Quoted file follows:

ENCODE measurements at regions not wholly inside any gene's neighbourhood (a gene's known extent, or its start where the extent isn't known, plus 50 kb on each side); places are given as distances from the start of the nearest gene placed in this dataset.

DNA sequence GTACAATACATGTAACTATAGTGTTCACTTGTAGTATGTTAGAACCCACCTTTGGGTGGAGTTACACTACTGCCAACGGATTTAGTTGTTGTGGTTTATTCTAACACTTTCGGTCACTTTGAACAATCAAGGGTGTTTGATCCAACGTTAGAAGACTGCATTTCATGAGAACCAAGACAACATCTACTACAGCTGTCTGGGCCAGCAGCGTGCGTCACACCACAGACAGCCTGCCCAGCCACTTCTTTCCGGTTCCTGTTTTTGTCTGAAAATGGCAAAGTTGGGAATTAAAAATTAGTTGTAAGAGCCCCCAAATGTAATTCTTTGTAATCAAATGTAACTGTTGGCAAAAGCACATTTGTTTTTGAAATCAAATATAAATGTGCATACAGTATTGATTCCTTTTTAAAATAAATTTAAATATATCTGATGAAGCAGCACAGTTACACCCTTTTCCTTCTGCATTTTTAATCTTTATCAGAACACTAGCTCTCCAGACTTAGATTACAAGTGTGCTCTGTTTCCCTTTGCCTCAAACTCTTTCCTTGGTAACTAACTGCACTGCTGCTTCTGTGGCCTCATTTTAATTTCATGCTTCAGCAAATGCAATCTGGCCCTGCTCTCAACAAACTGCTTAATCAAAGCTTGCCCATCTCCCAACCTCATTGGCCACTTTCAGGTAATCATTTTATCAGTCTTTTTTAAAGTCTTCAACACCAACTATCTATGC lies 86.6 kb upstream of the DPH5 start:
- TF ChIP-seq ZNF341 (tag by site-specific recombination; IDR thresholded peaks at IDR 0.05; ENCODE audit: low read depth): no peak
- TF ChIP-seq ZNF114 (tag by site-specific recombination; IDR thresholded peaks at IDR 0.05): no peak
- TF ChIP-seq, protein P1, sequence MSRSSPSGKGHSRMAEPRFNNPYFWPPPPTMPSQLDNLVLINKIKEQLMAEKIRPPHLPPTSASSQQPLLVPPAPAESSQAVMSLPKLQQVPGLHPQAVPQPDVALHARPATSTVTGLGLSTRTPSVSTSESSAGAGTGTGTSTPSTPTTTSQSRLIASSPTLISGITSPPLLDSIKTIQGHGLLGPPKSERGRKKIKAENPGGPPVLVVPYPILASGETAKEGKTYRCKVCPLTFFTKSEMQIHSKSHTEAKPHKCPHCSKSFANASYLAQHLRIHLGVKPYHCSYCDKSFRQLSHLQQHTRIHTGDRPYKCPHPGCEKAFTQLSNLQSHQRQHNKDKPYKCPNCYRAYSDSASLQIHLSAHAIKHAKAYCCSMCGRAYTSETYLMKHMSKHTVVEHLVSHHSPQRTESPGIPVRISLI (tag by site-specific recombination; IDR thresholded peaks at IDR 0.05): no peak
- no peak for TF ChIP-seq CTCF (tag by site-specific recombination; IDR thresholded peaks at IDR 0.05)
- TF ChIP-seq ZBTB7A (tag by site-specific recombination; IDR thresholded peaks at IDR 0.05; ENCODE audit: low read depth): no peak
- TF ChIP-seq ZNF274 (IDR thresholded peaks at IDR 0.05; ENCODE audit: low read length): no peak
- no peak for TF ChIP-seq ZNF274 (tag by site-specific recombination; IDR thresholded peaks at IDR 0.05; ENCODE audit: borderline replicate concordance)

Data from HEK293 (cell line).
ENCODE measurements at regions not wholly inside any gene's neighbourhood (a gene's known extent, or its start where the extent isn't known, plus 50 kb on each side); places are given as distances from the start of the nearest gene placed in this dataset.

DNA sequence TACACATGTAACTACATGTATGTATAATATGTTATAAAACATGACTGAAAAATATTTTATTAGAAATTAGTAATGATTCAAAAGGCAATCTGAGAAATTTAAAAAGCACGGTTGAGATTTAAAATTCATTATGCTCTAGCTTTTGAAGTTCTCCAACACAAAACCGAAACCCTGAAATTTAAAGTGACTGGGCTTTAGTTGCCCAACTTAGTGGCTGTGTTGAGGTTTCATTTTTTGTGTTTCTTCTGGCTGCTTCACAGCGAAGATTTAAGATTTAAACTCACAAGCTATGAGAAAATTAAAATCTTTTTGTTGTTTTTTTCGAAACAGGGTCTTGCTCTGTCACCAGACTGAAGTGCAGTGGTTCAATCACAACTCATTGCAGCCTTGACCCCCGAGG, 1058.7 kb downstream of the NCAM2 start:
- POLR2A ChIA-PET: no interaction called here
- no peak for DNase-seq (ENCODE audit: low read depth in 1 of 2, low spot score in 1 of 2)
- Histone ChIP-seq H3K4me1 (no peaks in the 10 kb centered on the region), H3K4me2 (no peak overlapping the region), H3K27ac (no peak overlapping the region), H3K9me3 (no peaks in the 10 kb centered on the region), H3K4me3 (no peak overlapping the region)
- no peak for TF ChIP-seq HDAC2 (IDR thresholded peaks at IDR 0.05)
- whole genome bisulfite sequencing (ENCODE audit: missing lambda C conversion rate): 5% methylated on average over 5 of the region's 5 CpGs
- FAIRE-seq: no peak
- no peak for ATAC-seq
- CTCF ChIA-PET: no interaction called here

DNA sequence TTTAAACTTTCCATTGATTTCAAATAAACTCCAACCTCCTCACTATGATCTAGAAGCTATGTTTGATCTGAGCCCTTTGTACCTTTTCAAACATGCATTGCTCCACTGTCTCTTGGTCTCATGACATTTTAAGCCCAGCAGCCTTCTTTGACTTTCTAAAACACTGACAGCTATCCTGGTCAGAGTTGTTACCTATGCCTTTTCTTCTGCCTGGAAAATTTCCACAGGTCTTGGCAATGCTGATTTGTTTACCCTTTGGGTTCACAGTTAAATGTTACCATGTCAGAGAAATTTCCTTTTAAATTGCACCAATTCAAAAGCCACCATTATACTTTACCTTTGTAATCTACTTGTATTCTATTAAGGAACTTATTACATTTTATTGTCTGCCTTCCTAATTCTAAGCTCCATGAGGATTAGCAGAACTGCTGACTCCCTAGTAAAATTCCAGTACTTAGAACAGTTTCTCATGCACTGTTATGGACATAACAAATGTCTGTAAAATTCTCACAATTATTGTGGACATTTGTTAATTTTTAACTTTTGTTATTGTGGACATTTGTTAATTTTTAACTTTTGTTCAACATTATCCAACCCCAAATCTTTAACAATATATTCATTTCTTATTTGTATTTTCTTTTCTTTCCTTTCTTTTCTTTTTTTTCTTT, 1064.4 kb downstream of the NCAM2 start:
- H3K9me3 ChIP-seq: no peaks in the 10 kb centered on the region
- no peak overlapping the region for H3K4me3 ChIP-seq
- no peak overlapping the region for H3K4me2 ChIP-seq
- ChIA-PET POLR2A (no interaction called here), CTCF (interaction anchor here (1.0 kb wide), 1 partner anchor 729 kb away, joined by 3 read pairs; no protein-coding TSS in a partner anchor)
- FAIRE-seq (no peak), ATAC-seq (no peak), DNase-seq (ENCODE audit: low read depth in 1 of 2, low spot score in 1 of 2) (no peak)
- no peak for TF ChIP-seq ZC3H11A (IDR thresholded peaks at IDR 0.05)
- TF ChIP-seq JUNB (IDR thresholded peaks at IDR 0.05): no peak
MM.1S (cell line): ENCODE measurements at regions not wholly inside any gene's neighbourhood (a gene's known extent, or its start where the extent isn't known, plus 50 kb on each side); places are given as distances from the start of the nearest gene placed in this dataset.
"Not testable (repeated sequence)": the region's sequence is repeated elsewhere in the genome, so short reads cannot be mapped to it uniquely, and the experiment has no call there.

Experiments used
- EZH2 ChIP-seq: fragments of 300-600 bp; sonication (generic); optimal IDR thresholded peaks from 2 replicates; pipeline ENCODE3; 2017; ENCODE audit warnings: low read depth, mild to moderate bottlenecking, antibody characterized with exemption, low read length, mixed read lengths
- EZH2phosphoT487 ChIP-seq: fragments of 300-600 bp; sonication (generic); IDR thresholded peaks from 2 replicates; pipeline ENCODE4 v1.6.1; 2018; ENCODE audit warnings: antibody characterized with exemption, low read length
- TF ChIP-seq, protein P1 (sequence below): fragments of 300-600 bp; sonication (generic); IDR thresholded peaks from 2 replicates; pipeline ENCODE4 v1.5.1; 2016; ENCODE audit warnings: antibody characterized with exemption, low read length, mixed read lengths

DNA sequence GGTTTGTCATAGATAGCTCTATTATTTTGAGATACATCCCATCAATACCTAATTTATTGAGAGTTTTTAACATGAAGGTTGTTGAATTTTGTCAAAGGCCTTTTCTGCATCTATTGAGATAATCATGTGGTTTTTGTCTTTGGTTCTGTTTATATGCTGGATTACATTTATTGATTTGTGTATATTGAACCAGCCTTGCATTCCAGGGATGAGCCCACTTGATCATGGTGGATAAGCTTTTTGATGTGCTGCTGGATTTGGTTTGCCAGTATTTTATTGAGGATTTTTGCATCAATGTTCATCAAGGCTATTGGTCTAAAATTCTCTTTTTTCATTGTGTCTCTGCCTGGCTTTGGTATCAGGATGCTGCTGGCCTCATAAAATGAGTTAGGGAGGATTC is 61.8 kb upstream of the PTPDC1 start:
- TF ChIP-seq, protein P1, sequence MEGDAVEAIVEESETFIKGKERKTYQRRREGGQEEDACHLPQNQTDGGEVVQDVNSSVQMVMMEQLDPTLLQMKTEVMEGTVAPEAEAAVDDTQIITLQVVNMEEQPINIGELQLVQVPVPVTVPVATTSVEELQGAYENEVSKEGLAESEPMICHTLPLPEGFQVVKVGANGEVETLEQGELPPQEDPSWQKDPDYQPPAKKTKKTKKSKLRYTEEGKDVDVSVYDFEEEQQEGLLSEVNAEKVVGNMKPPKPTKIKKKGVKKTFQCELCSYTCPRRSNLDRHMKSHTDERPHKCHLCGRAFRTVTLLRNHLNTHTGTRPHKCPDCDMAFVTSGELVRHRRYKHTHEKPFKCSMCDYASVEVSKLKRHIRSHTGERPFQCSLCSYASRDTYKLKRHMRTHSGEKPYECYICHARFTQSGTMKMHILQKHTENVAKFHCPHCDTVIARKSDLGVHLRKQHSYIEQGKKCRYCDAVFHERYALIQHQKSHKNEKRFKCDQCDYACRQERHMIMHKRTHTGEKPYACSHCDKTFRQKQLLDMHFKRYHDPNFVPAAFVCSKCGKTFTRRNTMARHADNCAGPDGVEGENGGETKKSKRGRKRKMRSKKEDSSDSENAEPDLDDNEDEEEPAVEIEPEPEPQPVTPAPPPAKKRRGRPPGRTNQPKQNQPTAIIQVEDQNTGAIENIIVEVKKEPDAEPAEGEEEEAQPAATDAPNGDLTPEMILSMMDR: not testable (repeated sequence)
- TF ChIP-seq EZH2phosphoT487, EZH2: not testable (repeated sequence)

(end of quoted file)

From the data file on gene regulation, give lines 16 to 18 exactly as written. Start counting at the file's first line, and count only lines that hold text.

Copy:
- no peak for TF ChIP-seq HDAC2 (IDR thresholded peaks at IDR 0.05)
- whole genome bisulfite sequencing (ENCODE audit: missing lambda C conversion rate): 5% methylated on average over 5 of the region's 5 CpGs
- FAIRE-seq: no peak